Yep. True story.

Apparently, my Muse can’t wait to get back to work on Witches–which I haven’t looked at in years, and Chasing Shadows, which is more recent, but still not something I’ve thought about in like a year. Looks like I’ll be taking those two stories apart and revising them this summer. Plus working through HTTS with The Fall. I’m actually really excited about working on Witches. It was the first thing I started writing. I love the characters to pieces. I love the world. I love the plot. I even have the first draft of the second book written as well. I think the draft of Witches I have is over 300,000 words, though, so clearly there is a lot of work to be done, sigh.

But the Muse is stoked, and already at work in the back of my mind.

I can’t wait for the semester to be over!

Vacation Needed

I’ve decided to give myself a little vacation. A mental vacation, actually. I feel like I’m on the verge of one of those burnouts where I can’t focus on anything and give up on everything, so it’s best if I put some things on the back-burner for the next 5 weeks or so (until the semester is over). There’s too much going on, and I can’t seem to focus. I can’t afford to let school slide–or work–so it has to be writing.

I’ve been trying to get to work on How to Think Sideways and Holly’s Motivation class, but I keep getting busy with other stuff, then stressing over not doing the writing stuff, so until I finish out the semester, I’m giving myself permission to not write. I still intend to blog some, but my brain can’t handle anything else right now.

When the semester is over, and I have no school work to distract me, I’ll tackle HTTS, the motivation class, and probably HTRYN as well, for a solid 3 months. Until then, I’m just going to hang onto my GPA–and my mind. (Maybe write some free verse poetry in there, too.)

Renewing my (Writing) Vows

So, yeah, I’ve pretty much dropped off the radar for the past few months (Off the radar, off the planet, either way…). I’ve been busy, yes. School and work can be pretty overwhelming, definitely, but my disappearance has just as much, if not more, to do with laziness. I just haven’t felt like doing a lot of things. I want to fix that, though.  Get my sh*t together. Get back in the saddle. You know, the usual pronouncements.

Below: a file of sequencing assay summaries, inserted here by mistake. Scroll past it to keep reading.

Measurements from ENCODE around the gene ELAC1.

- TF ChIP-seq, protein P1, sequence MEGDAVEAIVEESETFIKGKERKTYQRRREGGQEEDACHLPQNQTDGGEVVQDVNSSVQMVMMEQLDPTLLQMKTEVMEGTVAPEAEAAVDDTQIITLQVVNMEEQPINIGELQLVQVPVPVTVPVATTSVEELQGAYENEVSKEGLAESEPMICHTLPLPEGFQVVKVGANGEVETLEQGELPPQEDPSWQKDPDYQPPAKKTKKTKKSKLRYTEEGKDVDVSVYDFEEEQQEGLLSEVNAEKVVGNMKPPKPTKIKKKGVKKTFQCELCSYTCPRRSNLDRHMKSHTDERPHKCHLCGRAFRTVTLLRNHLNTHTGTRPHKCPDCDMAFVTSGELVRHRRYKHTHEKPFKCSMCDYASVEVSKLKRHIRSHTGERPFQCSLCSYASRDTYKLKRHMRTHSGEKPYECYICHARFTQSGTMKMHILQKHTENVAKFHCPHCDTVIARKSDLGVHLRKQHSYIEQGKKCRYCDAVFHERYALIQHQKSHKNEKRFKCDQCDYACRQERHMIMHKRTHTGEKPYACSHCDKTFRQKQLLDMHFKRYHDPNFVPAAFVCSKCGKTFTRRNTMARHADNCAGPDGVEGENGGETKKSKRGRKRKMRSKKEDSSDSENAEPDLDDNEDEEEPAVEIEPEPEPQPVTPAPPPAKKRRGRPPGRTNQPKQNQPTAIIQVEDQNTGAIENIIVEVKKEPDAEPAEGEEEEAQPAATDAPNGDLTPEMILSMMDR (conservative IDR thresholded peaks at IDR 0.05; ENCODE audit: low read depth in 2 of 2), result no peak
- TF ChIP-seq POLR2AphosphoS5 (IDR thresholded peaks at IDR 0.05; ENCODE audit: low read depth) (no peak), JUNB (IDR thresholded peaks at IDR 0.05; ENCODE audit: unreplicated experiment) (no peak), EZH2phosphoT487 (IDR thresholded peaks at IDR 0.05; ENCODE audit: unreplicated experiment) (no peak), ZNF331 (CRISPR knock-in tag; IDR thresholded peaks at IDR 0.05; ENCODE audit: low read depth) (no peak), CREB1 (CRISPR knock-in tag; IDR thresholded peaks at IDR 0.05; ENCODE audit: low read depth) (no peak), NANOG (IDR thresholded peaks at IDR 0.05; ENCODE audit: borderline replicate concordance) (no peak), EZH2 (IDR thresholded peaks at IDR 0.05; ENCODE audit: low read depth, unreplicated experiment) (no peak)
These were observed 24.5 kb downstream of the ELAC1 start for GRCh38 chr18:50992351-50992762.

This week has been spring break for me, so I’ve tried to rest a lot. With my new set of classes gearing up to start on Monday, I’ll be super busy again, but I’m not afraid to tackle a towering to-do list (Ha! I do tend to over-commit, true.). I laugh in the face of busyness! I may end up curled in a ball, whimpering, but I do have a plan. Eight more weeks of classes, then no school until mid-August. And there are so many writing projects I want to tackle this year! (Drafting, revising, polishing, all are on this list.)

I can get this accomplished. I have priorities.

Work. School. Training for my Grand Canyon Rim to Rim hike in May. Holly Lisle’s motivation class (SO needed.). Re-taking How to Think Sideways with this year’s only class. Blogging. Oh, yes, and sleep. I can juggle all of that, right? Right?!

Getting Started Again

So, after the chaos that has been my life for the past….9 or 10 months or so–work, school, break-up, depression, recovery–I finally, finally got serious about my writing again today.  I’ve been doing pretty good about blogging lately, both here, on my environmental blog, and on Writing in a Dead World (if you haven’t checked that out yet, you SHOULD), but apart from writing a few pages in The Fall a few months ago, I haven’t really written consistently in…a long, long time.  That sucks.  And I’m tired of it.  So I started doing the HTTS Ultra lessons again today.  It’s been on the to-do list for a week or two now, but the procrastination monster sort of ate that list…

I had forgotten how detailed and helpful Holly’s lessons are.  The results I got for the Shadow Room technique surprised me and might have generated another story idea (assuming I ever get this one written…and some others revised…and the other partially-finished MS written…).  So, yeah.  I’m dedicating this summer to getting my life to where I want it to be.  A big part of that is writing.  Game on.

Re-thinking this whole writing thing

…okay, not really re-thinking. Let’s just say I’m going to try something new (or, actually, old). Confused yet? Let me explain. Have you heard of Holly Lisle? If you haven’t, well, you don’t know what you’re missing out on. Holly is a rarity: a mid-list author who actually makes a living with her writing. She’s smart, she’s a great writer, she knows what she’s doing, and, more importantly, she’s really big on paying it forward (she did start Forward Motion, after all). She spends a lot of her time helping her fellow writers out. To that end, she has created lots of helpful things, from the smaller workshops like How to Create a Language, How to Create a Character, How to Write Page-Turning Scenes…and she has also created huge, incredibly detailed classes Like How To Revise Your Novel and How To Think Sideways.

I was in the original HTTS class, as well as the original HTRYN class, and I can’t even begin to tell you how much difference these two classes made in my writing. The way Holly thinks, the way she breaks things down using plain language, worksheets, examples…well, it got me thinking in ways I’d never thought before (which was the point, right?). Since I don’t have much done on The Fall–in reality, I have only a handful of pages written, basically no pre-work, and haven’t touched it in weeks–I’ve decided that I’m going to take it through HTTS. I know the end result will be much closer to the story I have in my head, much more true to the vision I can see for the story. It will just be better. Yeah, it’ll be a lot of work and it will take me a while, but in the end, it’ll be worth it.